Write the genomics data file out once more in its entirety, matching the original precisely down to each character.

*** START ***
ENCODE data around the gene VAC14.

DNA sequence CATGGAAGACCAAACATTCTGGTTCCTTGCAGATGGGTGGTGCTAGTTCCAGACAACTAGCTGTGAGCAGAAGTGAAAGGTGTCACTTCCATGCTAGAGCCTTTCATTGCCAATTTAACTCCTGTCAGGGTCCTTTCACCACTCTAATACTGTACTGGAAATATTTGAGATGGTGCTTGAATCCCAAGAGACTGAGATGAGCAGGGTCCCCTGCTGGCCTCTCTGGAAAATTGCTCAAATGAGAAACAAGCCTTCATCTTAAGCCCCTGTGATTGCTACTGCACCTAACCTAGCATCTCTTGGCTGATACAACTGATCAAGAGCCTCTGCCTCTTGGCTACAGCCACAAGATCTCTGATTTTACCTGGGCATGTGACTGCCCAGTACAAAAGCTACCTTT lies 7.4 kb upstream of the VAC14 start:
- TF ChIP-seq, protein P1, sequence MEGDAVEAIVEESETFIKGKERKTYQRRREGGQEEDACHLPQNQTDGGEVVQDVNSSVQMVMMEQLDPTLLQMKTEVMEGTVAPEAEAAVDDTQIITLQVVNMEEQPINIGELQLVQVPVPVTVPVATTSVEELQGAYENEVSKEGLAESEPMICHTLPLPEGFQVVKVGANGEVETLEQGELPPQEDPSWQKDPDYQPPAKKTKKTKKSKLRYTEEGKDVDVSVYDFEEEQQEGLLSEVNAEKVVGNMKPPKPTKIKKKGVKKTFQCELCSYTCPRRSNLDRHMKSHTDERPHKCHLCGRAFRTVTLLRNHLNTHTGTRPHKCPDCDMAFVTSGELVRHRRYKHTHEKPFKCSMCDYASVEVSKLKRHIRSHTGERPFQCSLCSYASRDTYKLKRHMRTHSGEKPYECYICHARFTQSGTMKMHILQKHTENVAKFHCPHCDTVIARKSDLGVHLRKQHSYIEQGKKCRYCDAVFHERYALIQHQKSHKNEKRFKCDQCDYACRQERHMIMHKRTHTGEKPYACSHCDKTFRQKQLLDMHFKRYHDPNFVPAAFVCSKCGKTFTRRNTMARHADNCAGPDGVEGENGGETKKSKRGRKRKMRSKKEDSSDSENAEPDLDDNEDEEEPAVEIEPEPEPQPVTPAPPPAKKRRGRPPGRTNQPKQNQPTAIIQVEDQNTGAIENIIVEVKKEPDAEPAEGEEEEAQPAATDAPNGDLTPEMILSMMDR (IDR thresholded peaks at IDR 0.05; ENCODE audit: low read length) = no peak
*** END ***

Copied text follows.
ENCODE data around the gene VAC14.

DNA sequence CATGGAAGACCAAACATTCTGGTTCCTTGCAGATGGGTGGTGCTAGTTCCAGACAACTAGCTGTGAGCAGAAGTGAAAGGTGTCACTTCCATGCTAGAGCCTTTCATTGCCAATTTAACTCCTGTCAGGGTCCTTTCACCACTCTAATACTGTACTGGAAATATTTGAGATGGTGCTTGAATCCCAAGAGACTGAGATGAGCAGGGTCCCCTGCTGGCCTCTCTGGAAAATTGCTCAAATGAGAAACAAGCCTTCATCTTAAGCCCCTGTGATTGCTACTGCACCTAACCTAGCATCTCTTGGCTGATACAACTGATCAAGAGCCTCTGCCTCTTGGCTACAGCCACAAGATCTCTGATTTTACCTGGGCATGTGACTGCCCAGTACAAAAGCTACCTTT lies 7.4 kb upstream of the VAC14 start:
- TF ChIP-seq, protein P1, sequence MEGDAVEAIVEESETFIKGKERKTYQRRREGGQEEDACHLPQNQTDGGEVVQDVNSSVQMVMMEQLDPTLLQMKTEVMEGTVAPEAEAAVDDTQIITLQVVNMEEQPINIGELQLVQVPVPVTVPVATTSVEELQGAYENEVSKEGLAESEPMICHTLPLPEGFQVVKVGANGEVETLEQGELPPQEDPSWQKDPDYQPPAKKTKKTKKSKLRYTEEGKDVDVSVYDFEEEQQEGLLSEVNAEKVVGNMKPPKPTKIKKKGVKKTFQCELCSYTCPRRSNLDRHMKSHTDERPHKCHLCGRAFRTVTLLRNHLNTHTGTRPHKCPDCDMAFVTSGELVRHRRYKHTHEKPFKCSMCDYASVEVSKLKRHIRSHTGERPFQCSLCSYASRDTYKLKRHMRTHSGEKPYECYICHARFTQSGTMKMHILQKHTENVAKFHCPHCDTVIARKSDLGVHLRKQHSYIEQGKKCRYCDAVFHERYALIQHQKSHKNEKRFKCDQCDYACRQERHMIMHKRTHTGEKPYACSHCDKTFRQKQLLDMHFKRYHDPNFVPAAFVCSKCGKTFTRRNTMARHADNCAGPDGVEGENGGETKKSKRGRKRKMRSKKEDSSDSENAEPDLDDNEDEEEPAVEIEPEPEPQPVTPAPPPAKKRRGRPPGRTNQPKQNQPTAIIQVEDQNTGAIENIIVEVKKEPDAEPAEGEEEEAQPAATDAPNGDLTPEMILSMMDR (IDR thresholded peaks at IDR 0.05; ENCODE audit: low read length) = no peak